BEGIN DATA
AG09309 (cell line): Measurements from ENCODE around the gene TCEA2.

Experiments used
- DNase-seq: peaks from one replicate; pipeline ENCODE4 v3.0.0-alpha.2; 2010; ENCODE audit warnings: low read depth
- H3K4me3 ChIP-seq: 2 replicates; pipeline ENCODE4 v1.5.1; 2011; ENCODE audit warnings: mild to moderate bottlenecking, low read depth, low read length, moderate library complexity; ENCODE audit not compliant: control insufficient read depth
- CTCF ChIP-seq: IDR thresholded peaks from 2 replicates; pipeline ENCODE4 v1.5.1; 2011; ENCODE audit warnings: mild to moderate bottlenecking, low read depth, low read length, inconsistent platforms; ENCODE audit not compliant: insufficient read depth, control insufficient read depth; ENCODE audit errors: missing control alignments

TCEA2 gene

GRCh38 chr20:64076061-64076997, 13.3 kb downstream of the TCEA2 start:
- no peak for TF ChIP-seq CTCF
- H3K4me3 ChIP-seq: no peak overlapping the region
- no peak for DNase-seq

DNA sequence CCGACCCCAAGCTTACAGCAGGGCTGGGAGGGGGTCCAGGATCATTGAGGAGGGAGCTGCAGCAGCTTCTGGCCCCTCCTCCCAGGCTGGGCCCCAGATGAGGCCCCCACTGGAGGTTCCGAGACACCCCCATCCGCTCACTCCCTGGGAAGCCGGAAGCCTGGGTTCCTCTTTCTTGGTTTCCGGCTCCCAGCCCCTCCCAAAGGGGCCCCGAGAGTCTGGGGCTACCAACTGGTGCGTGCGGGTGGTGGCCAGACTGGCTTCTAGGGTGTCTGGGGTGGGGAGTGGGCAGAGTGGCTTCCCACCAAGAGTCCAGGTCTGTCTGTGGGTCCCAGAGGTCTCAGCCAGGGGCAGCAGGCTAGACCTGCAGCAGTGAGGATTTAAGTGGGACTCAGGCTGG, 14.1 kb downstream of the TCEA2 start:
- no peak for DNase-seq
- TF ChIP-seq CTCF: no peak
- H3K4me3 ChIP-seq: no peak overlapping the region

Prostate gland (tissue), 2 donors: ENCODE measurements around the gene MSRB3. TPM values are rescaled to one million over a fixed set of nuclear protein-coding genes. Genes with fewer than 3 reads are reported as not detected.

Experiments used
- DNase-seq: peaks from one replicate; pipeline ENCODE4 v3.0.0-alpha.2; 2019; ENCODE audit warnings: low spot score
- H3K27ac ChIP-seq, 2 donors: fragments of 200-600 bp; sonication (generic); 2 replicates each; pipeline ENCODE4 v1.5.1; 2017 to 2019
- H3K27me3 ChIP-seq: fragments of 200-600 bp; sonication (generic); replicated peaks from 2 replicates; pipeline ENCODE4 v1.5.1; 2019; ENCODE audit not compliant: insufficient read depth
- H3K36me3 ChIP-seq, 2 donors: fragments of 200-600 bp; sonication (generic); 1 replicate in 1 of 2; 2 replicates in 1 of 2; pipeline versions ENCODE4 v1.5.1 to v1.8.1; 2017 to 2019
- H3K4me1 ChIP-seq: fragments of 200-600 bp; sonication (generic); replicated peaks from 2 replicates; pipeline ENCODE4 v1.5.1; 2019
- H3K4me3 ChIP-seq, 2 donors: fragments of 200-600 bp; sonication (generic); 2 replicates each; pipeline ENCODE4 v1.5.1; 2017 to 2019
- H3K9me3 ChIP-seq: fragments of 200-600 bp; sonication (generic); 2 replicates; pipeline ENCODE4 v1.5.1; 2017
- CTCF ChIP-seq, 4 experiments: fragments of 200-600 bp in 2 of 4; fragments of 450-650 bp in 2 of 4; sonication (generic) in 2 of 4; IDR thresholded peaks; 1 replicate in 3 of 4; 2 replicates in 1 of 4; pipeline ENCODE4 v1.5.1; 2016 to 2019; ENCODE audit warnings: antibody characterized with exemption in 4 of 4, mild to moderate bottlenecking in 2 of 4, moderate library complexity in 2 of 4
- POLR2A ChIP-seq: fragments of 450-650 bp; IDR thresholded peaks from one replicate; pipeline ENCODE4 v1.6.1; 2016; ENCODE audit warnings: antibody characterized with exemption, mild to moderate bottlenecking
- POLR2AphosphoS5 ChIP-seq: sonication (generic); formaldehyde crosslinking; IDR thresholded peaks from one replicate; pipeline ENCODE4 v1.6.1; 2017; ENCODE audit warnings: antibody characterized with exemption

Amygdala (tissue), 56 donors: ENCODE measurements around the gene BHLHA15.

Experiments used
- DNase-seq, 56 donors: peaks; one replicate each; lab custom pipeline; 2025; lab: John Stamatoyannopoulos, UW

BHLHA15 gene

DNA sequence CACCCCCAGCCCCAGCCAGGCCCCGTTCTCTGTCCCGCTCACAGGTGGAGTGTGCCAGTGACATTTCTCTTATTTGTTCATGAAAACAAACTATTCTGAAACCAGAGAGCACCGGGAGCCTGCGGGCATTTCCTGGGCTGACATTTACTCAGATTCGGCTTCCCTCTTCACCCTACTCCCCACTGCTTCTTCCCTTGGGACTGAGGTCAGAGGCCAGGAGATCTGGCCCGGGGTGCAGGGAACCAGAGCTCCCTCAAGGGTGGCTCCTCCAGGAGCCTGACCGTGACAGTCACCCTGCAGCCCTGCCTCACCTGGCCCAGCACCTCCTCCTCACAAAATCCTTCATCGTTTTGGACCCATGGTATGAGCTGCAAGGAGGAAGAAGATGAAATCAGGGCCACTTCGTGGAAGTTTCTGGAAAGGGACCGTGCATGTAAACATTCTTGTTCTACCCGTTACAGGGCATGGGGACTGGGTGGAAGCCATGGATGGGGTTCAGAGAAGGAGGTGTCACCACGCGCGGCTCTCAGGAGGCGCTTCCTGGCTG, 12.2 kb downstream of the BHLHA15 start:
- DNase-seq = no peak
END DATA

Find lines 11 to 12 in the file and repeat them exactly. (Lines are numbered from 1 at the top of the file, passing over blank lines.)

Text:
DNA sequence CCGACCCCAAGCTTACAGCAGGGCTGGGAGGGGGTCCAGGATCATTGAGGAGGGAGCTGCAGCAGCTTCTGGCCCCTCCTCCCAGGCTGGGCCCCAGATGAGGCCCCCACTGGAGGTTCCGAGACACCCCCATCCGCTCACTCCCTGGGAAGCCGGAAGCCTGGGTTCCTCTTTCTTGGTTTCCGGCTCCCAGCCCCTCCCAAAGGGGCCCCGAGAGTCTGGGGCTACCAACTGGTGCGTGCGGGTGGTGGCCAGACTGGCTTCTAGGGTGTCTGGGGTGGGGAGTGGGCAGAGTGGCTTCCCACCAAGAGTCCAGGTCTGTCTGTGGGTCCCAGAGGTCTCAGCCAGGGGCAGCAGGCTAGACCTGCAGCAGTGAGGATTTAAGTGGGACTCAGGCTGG, 14.1 kb downstream of the TCEA2 start:
- no peak for DNase-seq